This spin bike is among the best deals on the market. The 40-pound cycle rides super smoothly and you won’t even need clip-in shoes. “My husband and I were looking for a stationary bike to get us through quarantine, but couldn’t stomach breaking the bank for a pricier model before we knew how much we’d use it. Turns out, we’ve both used it every single day since I wedged it into the corner of our bedroom,” says executive editor Abbey Stone. “Paired with the fitness app of your choice, I’m flabbergasted to how close to the studio experience you can get—with a bit of imagination, of course—for a quarter of what the bigger-name brands will run you.”
Middle of the road: Echelon Connect EX-1 LE Bike, $840
This bike comes with a built-in screen that allows you to stream more than 30 classes, offers 32 levels of resistance, and has ergonomically correct handlebars and adjustable pedals for an ultra-comfortable ride. At 105 pounds, it’s still fairly lightweight, and has clip-in pedals and a spot to hold your weights and water bottle.
Connected for less: Stryde, $1,550
A $30-per month membership gets you this super connected bike that brings classes from the top spinning studios around the country into your living room. The magnetic resistance of the bike makes for a super smooth ride, and because the bike comes equipped with a screen, you can easily stay connected as you sweat it out from your living room.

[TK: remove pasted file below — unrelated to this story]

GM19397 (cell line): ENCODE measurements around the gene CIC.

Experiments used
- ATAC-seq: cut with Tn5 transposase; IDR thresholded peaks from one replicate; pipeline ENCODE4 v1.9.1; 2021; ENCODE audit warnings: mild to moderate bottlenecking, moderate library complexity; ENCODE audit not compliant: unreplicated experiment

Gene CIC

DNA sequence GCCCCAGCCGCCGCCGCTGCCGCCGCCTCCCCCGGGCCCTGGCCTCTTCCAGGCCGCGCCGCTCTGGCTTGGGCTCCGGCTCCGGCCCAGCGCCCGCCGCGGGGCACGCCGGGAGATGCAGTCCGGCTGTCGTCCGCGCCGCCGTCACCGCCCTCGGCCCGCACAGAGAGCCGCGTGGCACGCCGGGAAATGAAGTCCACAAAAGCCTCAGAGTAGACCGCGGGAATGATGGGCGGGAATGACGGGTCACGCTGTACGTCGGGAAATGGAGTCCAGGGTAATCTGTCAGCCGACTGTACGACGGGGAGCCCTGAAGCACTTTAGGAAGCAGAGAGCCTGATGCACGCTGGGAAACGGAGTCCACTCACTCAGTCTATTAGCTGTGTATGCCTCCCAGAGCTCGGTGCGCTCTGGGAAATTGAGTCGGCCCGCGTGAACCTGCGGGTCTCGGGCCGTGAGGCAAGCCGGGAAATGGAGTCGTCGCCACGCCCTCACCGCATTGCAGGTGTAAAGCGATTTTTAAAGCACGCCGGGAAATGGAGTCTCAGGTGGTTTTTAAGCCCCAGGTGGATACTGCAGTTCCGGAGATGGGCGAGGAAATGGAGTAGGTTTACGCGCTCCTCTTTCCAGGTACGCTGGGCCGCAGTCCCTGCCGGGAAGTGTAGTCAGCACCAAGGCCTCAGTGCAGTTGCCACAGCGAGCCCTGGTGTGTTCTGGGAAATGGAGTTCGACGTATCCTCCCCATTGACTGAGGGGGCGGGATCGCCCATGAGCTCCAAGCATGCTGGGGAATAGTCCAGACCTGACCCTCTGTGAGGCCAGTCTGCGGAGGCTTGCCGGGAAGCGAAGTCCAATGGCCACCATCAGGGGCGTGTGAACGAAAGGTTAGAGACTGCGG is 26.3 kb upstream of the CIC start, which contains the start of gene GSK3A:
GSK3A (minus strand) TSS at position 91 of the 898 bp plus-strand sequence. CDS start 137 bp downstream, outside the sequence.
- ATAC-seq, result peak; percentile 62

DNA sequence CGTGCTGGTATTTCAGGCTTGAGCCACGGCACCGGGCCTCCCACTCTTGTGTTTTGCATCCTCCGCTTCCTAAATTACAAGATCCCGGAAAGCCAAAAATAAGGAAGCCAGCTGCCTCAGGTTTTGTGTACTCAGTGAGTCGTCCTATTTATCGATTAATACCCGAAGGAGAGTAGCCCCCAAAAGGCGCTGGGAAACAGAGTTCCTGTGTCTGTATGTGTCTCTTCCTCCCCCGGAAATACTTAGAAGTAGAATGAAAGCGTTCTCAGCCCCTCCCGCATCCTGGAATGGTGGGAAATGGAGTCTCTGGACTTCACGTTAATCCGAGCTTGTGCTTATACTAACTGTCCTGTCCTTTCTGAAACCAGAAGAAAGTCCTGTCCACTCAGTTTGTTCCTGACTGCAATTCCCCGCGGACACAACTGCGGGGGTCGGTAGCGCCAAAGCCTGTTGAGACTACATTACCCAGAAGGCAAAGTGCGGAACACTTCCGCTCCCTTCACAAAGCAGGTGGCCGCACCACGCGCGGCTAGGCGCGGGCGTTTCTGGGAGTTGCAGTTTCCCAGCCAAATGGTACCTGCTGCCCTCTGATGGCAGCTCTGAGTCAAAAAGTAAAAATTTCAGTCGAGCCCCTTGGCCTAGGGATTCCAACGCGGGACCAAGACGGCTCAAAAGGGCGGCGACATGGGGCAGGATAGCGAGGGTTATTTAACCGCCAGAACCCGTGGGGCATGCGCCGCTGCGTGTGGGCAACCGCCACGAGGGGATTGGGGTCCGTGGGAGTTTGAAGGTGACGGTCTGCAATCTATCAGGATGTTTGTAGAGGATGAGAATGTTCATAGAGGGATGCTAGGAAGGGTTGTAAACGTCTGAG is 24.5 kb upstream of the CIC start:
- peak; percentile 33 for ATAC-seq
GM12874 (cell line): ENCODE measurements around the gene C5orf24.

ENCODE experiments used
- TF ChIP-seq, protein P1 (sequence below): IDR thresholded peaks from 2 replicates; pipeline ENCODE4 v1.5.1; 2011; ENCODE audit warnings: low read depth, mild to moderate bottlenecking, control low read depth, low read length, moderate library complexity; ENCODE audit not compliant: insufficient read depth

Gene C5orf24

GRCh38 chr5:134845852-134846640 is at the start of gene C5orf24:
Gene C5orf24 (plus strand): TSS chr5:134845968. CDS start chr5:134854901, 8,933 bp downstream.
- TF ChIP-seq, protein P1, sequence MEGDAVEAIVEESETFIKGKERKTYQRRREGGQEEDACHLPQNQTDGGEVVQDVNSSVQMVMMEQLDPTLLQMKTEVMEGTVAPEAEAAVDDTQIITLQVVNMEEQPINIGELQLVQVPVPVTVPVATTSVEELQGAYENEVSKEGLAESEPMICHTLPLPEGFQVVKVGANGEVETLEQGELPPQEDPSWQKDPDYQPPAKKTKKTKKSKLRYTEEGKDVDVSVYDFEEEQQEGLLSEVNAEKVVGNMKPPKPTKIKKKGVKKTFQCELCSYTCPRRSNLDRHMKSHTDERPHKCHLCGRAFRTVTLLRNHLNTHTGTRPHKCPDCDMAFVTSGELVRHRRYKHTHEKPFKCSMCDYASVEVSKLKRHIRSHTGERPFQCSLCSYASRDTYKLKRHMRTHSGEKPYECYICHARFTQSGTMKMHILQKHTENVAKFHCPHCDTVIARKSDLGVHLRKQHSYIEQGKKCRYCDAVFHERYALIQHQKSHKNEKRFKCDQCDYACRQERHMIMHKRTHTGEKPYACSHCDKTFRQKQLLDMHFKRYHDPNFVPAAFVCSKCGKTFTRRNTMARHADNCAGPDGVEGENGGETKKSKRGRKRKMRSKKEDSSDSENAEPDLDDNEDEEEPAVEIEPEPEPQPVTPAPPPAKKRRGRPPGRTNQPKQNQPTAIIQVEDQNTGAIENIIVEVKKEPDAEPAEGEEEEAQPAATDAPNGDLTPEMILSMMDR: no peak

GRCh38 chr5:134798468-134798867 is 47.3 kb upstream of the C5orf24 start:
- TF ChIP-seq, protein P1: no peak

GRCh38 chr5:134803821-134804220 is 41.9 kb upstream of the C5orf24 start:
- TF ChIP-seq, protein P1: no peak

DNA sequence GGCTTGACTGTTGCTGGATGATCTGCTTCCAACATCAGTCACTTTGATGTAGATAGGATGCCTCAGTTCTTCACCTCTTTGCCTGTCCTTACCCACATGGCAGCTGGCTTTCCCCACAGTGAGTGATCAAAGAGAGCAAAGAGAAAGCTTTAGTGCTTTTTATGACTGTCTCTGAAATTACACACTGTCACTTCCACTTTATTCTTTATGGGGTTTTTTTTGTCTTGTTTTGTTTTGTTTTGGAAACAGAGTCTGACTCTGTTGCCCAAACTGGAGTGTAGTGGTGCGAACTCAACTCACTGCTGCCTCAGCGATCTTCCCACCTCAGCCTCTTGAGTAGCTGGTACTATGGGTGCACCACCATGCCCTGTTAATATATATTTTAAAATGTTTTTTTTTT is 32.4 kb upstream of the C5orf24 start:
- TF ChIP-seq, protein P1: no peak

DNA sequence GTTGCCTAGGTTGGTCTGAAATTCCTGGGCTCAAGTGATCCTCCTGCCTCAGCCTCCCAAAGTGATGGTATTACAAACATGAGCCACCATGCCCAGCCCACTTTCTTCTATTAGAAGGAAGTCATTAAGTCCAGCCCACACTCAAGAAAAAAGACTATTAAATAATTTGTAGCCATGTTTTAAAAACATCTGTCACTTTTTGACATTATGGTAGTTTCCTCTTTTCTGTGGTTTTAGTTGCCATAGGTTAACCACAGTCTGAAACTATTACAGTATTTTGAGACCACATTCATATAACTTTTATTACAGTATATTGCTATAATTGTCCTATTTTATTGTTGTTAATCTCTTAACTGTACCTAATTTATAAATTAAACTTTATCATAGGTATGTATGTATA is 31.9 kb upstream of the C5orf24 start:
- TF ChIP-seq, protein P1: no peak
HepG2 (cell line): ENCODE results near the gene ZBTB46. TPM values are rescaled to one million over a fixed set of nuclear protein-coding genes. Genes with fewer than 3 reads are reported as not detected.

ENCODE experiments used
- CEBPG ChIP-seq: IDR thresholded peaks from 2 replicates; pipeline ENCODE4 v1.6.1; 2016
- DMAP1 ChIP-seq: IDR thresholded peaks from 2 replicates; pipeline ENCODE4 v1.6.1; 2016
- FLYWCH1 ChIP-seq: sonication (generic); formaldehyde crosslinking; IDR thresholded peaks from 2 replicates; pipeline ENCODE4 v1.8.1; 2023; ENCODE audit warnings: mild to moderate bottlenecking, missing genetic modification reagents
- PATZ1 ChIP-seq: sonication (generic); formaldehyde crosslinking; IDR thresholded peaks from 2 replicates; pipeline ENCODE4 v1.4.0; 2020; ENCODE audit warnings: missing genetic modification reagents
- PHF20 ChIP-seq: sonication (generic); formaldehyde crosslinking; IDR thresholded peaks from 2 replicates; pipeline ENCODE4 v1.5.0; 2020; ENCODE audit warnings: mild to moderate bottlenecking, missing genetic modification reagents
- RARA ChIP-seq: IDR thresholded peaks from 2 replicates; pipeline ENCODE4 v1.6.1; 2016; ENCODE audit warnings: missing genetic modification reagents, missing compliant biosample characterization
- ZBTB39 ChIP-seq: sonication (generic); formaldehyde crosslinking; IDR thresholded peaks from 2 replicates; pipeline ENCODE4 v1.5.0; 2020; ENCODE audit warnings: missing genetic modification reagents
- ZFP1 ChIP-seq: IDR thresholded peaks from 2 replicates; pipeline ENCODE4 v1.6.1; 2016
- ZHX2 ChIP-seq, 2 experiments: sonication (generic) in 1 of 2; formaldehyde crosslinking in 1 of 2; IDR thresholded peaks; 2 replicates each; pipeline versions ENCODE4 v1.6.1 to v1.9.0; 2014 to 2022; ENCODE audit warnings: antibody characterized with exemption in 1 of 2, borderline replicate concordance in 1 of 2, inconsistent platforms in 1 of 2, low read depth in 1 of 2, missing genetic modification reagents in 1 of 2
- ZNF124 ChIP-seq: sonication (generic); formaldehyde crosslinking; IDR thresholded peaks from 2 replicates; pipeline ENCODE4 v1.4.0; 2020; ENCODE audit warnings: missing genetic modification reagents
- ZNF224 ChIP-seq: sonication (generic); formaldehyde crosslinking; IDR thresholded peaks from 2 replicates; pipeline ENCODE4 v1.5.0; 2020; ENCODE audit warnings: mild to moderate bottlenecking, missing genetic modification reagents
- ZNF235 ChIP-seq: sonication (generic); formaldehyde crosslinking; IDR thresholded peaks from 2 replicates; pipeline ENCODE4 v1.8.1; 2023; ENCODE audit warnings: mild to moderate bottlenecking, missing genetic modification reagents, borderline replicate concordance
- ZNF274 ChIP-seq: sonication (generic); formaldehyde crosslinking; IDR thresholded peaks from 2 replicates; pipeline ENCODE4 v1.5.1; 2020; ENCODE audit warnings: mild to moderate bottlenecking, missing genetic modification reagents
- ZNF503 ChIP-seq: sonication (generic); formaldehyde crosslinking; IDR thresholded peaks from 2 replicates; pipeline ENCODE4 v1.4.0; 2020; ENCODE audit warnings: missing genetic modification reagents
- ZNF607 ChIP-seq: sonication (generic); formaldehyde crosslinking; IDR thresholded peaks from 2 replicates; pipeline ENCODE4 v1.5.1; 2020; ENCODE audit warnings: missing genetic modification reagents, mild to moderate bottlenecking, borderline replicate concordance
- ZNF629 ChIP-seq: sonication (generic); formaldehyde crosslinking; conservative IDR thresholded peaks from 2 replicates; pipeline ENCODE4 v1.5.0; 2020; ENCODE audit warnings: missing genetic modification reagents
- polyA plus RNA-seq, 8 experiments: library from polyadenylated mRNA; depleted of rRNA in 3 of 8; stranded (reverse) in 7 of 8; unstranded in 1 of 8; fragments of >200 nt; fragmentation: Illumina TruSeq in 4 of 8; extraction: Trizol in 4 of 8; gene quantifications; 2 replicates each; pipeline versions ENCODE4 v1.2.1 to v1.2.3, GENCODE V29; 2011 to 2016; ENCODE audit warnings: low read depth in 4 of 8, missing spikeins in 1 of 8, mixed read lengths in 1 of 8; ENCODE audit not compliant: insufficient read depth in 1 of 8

Studio-level: Stages SC2, $2,000
For something that will make you feel like you’re back on a bike in your favorite brick and mortar, go for this option, which you might actually recognize from your studio (it’s used at many hotspots around NYC). It’s highly customizable and secure, has a low-maintenance belt drive and is powered by magnetic resistance, and has a lightweight aluminum body that won’t rust. It’s even got a spot for your weights and your iPad, so you can get the full studio experience.
All-in-one: Peloton, $1,895
Peloton changed the game when it released it’s all-in-one at-home spin bike, and there’s a reason why it’s continued to reign supreme. It’s got a built-in screen where you can stream thousands of live and on-demand classes, and though it’s an investment, Peloton does offer a monthly payment plan to make it feel more affordable. You’ll need to use spin shoes with it, but the brand makes it easy to order a pair along with your bike. You’ll have to pay an extra $39 a month for a class subscription, and while the bike is ultra-modern, Beggan notes that it’s not one of the most ergonomically friendly on the market.
Top of the line: SoulCycle, $2,500
SoulCycle’s brand-new at-home bike offers the best-of-the-best quality classes out there, and is truly the closest you can get to an in-studio experience at home. You’ll have to pay an extra $40 a month for a subscription to the Variis app in order to view them, but this will give you access to all sorts of different workouts from across Equinox (including HIIT, yoga, and stretching) as well as a five-pack of classes you can use in SoulCycle studios. The bike is still currently only available for pre-order, but is expected to be available later this year.